On Mon, Oct 21, 2013 at 03:52:14PM +0200, Bruno Marchal wrote: > > On 20 Oct 2013, at 23:15, Russell Standish wrote: > > >On Sun, Oct 20, 2013 at 06:22:15PM +0200, Bruno Marchal wrote: > >> > >>On 20 Oct 2013, at 12:01, Russell Standish wrote: > >> > >>> > >>>Obviously, one cannot prove []p & p, for very many statements, ie > >>> > >>>[]p & p does not entail []([o]p) > >> > >>[]p -> [][]p OK? > >> > > > >Why? This is not obvious. It translates as being able to prove that > >you can prove stuff when you can prove it. > > You are right, this is not so easy to prove. It follows from the > "provable sigma_1 completeness", that is the fact that if p is a > sigma_1 formula, then Peano Arithmetic can prove p -> Bp. (That is > not easy to prove, but it is done in Hilbert-Bernays, also in the > books by Boolos). It is the hard part of the second incompleteness > theorem. It presupposes some induction axioms, like in Peano > Arithmetic (PA). > Then Bp is itself a sigma_1 arithmetical proposition, so []p -> [][]p. >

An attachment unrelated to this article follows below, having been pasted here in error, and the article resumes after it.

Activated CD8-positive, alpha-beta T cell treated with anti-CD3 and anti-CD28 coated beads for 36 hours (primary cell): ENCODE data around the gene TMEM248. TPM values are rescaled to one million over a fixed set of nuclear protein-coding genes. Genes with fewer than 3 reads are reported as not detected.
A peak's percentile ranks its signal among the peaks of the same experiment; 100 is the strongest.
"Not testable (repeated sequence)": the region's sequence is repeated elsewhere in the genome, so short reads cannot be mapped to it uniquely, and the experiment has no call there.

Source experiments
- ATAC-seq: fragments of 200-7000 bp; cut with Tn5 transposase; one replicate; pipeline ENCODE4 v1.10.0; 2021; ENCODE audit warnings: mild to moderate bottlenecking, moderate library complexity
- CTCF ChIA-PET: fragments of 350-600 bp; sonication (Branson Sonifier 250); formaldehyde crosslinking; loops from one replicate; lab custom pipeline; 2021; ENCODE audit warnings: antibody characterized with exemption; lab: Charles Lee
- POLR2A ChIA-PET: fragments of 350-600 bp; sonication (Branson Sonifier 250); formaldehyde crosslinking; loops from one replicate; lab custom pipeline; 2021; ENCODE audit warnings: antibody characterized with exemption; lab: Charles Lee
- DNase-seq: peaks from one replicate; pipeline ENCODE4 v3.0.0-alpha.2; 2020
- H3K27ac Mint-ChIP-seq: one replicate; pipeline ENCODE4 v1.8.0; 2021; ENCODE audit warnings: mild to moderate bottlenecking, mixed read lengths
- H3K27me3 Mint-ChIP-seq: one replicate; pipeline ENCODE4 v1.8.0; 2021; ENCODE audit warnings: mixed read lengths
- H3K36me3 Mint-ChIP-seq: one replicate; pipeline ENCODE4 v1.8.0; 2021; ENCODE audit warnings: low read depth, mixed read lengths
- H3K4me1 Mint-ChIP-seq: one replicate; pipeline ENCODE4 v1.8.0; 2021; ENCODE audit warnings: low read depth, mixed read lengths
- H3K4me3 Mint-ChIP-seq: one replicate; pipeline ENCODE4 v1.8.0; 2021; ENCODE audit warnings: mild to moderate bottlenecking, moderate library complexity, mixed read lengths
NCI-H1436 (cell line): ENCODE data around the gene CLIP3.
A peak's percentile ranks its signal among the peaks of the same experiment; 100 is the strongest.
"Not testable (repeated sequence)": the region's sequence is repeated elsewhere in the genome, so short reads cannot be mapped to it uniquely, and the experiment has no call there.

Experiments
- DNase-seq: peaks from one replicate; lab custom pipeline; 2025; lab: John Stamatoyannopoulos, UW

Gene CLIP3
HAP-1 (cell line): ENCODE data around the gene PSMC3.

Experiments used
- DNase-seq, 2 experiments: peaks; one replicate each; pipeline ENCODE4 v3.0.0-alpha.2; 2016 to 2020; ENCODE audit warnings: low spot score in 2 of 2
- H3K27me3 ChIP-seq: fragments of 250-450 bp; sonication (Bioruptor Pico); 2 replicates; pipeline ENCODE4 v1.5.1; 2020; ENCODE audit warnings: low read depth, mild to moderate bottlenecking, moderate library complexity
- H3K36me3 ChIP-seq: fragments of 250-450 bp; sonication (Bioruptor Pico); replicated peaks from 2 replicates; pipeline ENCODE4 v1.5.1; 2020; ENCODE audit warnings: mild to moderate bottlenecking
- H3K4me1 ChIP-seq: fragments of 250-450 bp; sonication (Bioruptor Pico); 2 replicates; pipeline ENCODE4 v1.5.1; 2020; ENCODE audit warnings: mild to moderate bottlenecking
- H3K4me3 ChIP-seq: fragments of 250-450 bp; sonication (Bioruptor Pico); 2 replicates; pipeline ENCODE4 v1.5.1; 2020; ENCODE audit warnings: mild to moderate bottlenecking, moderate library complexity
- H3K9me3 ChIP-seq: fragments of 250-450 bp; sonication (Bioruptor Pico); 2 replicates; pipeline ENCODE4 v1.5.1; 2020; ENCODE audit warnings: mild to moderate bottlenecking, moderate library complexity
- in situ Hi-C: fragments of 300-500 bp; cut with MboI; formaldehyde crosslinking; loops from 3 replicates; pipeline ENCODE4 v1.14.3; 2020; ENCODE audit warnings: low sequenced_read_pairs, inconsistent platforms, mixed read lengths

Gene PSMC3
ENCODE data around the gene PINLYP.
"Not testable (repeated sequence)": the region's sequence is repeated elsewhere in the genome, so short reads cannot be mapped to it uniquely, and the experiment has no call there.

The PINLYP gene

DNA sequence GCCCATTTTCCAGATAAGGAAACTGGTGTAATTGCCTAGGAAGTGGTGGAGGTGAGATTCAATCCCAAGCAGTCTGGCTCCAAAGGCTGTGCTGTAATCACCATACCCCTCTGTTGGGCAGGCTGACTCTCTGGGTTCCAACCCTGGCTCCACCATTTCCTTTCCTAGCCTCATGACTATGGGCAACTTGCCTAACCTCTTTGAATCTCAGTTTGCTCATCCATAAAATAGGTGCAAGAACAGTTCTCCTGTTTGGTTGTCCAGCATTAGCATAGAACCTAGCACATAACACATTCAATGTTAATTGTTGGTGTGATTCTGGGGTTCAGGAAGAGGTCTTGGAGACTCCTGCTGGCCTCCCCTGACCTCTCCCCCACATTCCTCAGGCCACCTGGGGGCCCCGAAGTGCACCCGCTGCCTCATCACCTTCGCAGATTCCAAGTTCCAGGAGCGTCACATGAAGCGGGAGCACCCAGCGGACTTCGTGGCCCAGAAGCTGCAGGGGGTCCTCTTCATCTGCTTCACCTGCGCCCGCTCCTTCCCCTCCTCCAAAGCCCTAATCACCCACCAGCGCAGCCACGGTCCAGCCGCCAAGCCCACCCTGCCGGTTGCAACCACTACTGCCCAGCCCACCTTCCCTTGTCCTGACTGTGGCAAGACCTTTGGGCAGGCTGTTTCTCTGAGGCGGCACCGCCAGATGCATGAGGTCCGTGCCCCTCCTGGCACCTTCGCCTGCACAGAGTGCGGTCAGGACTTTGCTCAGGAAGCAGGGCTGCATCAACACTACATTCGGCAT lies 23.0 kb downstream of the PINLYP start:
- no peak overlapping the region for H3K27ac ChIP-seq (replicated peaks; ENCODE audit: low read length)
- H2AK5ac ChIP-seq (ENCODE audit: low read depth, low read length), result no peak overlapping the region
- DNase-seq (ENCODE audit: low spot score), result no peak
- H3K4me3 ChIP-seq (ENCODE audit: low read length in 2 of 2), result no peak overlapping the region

i.e If p is the result of a computer program, then there exists a program that proves p is correct? > > > >And thus you've proven that for everything you know, you can know that > >you know it. This seems wrong, as the 4 colour theorem indicates. > > I would not trust my intuition about this. > In choosing axioms, intuition is all we have to go by. But you say below that 4 is in fact a redundant axiom ... which makes it not so clear cut. > > > >We > >can prove the 4 colour theorem by means of a computer program, and it > >may indeed be correct, so that we Theatetically know the 4 colour > >theorem is true, but we cannot prove the proof is correct (at least at > >this stage, proving program correctness is practically impossible). > > It should be easy once we have a concrete formal proof. As far as I > know, we don't have this for the 4 colour theorem. But once we have > such proofs, it should be trivial to prove that the proof exists, > making []p -> [][]p easy to prove for the particular case of p = 4-color. How does it make it easy? > > A correct machine is automatically LĂ¶bian if she is sigma_1 > complete, and has enough induction axioms to prove its own sigma_1 > completeness (in the sense of proving all formula p -> []p, for p > sigma_1). > > In fact "p-> []p" characterizes sigma_1 completeness (by a result by > Albert Visser), and that is why to get the proba on the UD*, we use > the intensional nuance []p & <>t (= proba) starting from G extended > with the axiom "p-> []p" (limiting the proposition to the UD). > proba? -- ---------------------------------------------------------------------------- Prof Russell Standish Phone 0425 253119 (mobile) Principal, High Performance Coders Visiting Professor of Mathematics hpco...@hpcoders.com.au University of New South Wales http://www.hpcoders.com.au ---------------------------------------------------------------------------- -- You received this message because you are subscribed to the Google Groups "Everything List" group. To unsubscribe from this group and stop receiving emails from it, send an email to everything-list+unsubscr...@googlegroups.com. To post to this group, send email to everything-list@googlegroups.com. Visit this group at http://groups.google.com/group/everything-list. For more options, visit https://groups.google.com/groups/opt_out.